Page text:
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Carolyn Hax: How to play director to a high-drama friend

(Nick Galifianakis for The Washington Post)

Adapted from an online discussion.

Dear Carolyn: How do you deal with a friend who is a total drama queen, who seems to always have a "crisis of the moment" that fizzles out about 10 seconds later? My friend "Allie" is like this. It seems like almost every conversation we have starts with her SO UPSET about something — at work, with her family, in her dating life — and she needs all this support, but then the next time we talk she has forgotten all about it and/or doesn't want to talk about it anymore. It's exhausting! And I have gotten tired of investing brain space in her dramas that never go anywhere.

So what do I say the next time she lays one at my feet? "I'm sorry, but I can't pay attention to this because I know it'll turn out to be nothing," doesn't seem like an option here.

— Exhausted

Exhausted: Why not? Maybe those aren’t the exact words you want to use, but you can say, “This sounds a lot like [similar recent crisis], and remember that turned out okay when [she did something to fix it].”

I know, a drama queen’s gonna drama, so you can expect her not to shower you with gratitude for giving her this perspective. But it’s a perfectly civil and friendly way to let her know you are not going to respond as if this is a crisis when you have ample evidence to assure you it is not one.

You can also cut off the validation supply, just stop offering any suggestions at all, stop giving them brain space, since her MO is pretty clearly just to dump and feel better. “Aw jeez,” “Huh,” “So then what happened?” “What do you think you’ll do?”. . . as you fold laundry, file your nails, scratch the dog . . . until the 10 seconds of crisis have passed.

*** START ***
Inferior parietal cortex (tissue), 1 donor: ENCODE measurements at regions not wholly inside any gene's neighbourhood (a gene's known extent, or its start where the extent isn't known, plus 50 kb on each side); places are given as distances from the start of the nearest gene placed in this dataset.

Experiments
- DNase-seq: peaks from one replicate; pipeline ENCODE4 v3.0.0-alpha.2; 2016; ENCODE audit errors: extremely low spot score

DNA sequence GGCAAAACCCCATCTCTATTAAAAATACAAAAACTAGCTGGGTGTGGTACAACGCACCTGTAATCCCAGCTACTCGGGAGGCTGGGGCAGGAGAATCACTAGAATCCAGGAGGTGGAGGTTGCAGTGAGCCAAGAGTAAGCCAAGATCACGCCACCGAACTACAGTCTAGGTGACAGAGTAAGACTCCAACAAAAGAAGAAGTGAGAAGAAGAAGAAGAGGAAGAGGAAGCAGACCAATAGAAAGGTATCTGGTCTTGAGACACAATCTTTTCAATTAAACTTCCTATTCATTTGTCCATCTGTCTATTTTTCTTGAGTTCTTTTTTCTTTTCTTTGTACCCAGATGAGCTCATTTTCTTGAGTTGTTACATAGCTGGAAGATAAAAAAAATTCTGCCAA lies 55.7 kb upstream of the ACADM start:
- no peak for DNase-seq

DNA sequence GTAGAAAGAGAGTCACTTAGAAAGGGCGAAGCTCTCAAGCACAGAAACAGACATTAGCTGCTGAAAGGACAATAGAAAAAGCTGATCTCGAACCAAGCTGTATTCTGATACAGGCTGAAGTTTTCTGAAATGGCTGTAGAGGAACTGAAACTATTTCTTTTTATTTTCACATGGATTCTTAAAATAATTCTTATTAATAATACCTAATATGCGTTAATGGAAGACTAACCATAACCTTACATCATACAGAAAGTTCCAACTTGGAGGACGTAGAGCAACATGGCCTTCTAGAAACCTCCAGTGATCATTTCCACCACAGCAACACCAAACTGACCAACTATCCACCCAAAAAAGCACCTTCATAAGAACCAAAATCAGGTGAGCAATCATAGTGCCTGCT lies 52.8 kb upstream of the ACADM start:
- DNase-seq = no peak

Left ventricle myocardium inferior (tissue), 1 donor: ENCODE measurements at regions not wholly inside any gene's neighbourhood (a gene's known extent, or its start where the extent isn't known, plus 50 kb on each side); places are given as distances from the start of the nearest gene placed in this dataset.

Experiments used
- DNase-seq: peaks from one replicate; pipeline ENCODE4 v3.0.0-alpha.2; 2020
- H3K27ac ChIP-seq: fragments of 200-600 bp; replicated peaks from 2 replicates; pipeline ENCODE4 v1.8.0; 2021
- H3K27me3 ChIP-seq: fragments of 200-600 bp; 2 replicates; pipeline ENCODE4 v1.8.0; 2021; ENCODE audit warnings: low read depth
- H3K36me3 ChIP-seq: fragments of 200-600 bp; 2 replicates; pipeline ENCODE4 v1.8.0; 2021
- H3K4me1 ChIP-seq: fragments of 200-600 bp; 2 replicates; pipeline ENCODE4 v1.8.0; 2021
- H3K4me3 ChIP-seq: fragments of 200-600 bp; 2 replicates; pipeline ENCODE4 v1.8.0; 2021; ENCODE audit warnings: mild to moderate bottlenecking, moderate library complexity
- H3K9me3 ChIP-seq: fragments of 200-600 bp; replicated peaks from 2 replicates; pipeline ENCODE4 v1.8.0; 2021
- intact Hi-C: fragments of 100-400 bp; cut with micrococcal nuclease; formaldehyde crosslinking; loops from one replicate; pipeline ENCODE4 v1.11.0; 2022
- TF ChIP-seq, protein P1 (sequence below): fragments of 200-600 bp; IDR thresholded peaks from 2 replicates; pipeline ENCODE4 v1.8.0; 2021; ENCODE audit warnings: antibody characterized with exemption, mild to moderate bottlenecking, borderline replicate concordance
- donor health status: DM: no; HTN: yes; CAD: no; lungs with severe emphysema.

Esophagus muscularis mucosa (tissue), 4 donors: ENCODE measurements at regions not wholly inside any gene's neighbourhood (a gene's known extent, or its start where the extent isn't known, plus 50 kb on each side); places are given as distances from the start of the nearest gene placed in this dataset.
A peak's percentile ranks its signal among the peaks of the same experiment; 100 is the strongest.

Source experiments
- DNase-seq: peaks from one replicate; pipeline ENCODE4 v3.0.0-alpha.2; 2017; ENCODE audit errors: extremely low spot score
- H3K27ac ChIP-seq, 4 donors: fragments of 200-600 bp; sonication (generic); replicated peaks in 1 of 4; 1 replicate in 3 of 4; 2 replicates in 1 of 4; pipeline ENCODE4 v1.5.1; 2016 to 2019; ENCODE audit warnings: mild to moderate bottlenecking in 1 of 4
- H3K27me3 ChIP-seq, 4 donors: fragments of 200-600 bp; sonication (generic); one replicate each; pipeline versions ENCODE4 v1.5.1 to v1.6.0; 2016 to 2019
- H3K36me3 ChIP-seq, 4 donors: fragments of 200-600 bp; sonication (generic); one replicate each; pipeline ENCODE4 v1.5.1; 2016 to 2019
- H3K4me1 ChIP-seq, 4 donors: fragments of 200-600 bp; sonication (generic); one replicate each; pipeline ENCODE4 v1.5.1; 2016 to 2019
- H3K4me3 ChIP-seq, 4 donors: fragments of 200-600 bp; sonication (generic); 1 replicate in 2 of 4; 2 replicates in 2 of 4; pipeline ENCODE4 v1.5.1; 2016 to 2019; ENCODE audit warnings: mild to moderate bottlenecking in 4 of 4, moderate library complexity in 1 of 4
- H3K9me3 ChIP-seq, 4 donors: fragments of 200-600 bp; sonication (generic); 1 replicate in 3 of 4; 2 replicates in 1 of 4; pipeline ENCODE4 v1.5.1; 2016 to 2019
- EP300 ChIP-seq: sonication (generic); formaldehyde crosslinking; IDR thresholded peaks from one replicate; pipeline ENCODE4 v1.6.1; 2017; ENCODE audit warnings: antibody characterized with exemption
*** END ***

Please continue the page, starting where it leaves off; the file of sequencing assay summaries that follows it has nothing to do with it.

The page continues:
Readers say:

●This was written for parents, but it seems apt: Basically, you’re her emotional trash can.

●For longer than I like to admit, I was a high-drama person. Somewhere along the line I had learned high drama = interesting. A few things helped me unlearn that lesson, and continue to help me deal with high-drama people lovingly: (1.) a few true friends making gentle, loving comments about there always being drama (2.) a simple check-in to know if I am problem-solving or venting (with venting, I hear it as a story, not a problem) (3.) asking myself why not me instead of why me — and when would be a good time for anything to go wrong? (4.) and finally, deciding a one-sided relationship isn’t actually a relationship, not one I want. With one friend, I finally spelled it out — I wasn’t in a place to carry his guano. Once, I thought he was suicidal and dropped everything — and he didn’t even remember that conversation as significant in any way. Now he is very conscious of any emotional dumping, and I am very conscious of his needing to vent occasionally. Mutual awareness has made all the difference.

●“I wasn’t in a place to carry his iguana.” That’s how I first read that line. I think it still works.